Monday, March 24, 2014

Spending Time With My Fools

It's not really fair to call drinking a great Southern past time as it's pretty much been a relic of every culture in every country ever since mankind figured out how to ferment just about any organic substance. Hell, in Africa they tap the damn palm trees and make wine of out it. But in the South, I would argue we turn drinking into an art form. We, on the whole, are the least responsible with alcohol, and South Carolina remains one of the biggest drinking states per capita in the nation.

We Clemson fans and our in-state rival Gamecock fans likely have a little hand in those statistics. After all, when you order a Coke from the concession stand at a game (they now have payment plans so you can afford them), savvy soda pourmen know to leave a little off the top so the buyer can slip in a little bourbon. Or a lot of bourbon until your wife bans you from bringing a flask into games because your postgame behavior on the Atlanta MARTA was, shall we say, "poor".

As Hemingway said, "An intelligent man is sometimes forced to be drunk to spend times with his fools." I, however, enjoy surrounding myself with intelligent men who like to act like fools. And we plan to do our share of foolishness this weekend here.

Booze and the remnants of the Confederacy have always produced the best stories, and it is from those I worked a few details into my fiction writing. There is a light of truth in the old joke, "What's a redneck's last words? 'Here, hold my beer a sec.'" (Or sometimes just "Hey y'all, watch this!") Thus I share with you an adventure in Chicago that five Southern boys (one of them being yours truly) had a couple of years ago.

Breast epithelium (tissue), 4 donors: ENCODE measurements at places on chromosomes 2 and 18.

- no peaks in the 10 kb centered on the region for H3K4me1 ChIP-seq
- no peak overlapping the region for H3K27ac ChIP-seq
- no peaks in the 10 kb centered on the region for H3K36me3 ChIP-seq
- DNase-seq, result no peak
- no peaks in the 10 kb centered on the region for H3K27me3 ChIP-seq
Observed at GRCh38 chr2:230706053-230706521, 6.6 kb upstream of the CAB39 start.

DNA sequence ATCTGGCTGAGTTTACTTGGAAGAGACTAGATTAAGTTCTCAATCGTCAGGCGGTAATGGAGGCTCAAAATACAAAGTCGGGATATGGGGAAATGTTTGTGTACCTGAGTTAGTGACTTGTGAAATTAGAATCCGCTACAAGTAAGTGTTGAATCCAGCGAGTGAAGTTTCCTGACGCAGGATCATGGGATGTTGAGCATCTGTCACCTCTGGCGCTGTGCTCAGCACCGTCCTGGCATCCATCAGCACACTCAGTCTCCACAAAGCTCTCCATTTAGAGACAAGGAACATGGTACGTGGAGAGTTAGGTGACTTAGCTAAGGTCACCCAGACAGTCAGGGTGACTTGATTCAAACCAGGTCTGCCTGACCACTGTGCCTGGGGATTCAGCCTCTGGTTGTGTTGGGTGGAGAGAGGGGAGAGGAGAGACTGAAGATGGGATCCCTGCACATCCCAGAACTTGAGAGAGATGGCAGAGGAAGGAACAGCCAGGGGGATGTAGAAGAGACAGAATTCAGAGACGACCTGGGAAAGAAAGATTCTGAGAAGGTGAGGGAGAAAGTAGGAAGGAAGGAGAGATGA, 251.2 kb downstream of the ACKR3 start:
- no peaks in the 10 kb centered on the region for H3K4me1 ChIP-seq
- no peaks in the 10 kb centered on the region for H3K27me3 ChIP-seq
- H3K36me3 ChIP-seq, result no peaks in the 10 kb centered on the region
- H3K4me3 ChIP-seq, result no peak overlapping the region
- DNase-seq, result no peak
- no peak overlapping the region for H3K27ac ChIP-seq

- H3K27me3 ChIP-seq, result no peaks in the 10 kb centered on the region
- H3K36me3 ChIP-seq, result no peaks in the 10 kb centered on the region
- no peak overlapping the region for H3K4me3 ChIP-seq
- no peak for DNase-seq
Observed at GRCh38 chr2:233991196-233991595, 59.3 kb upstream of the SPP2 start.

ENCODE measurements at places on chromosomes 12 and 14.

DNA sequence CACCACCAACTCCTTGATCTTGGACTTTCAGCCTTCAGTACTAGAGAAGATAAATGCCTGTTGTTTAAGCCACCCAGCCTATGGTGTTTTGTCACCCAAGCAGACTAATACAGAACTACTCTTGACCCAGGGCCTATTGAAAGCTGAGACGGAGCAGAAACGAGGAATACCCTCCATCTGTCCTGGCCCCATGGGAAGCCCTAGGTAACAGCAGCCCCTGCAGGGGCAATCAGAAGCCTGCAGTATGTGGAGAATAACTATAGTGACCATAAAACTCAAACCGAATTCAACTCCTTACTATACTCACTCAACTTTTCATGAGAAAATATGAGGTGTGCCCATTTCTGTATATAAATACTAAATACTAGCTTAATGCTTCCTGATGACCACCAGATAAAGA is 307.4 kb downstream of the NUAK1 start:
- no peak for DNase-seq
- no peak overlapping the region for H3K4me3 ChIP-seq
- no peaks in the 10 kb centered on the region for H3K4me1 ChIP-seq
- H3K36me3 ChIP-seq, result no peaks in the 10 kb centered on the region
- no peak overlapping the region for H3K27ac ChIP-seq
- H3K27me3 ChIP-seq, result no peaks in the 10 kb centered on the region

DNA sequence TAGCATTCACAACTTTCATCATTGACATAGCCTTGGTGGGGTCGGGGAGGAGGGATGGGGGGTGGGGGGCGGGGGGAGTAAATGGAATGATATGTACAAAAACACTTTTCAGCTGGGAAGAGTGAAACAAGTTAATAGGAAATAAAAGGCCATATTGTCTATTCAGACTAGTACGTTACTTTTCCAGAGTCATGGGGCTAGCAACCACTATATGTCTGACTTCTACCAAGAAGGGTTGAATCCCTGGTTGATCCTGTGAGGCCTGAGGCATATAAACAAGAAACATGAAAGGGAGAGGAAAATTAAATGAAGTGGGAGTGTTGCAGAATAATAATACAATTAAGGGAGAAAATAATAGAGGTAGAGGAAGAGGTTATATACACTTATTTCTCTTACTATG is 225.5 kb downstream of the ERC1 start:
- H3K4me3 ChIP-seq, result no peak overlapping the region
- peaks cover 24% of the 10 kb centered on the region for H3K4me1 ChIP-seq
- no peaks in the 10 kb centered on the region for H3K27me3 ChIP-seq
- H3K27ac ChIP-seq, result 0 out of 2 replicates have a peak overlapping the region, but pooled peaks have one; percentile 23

I'm not sure what led us to Streeter's Tavern, but it took us maybe an hour and three minutes to hit legendary status there. I would like to point out that two of our party were a former professional wrestler and a parole officer. I believe these to be somewhat important details. Streeter's had a beer pong table, although you had to use water due to Illinois health code standards. We ran it immediately, and we soon found ourselves surrounded by DePaul students fascinated with these rowdy Southern boys who had invaded their bourgeois abode. We sang boisterously and loudly to every song played, and we soon had the bartender pumping in country tunes.

A line formed at the beer pong table and people asked us if they could sign up to play. One member of our party made up a fake list and acted the role of the beer pong bouncer.

Needless to say, we shut the bar down at 4 a.m. (two hours later than South Carolina drinking times) and stumbled to the subway. There I snoozed all the way to the hotel, and when my comrades roused me at our stop, I discovered that my legs no longer worked and I collapsed to the ground.

I found the only words appropriate: "Help! My legs don't work!"

Those of you who have read Tallyo in the Squat might recognize a similar occurrence with Jimbo on the Atlanta MARTA. One of my buddies dragged me off the subway while the other absorbed the constant slamming of the subway doors against his sides so I could escape. A lone flight attendant witnessed the spectacle and hopefully had a story to tell as she departed across the country later that morning.

Perhaps my friends get drunk so they can spend time with me. Either way, those moments make the best stories.

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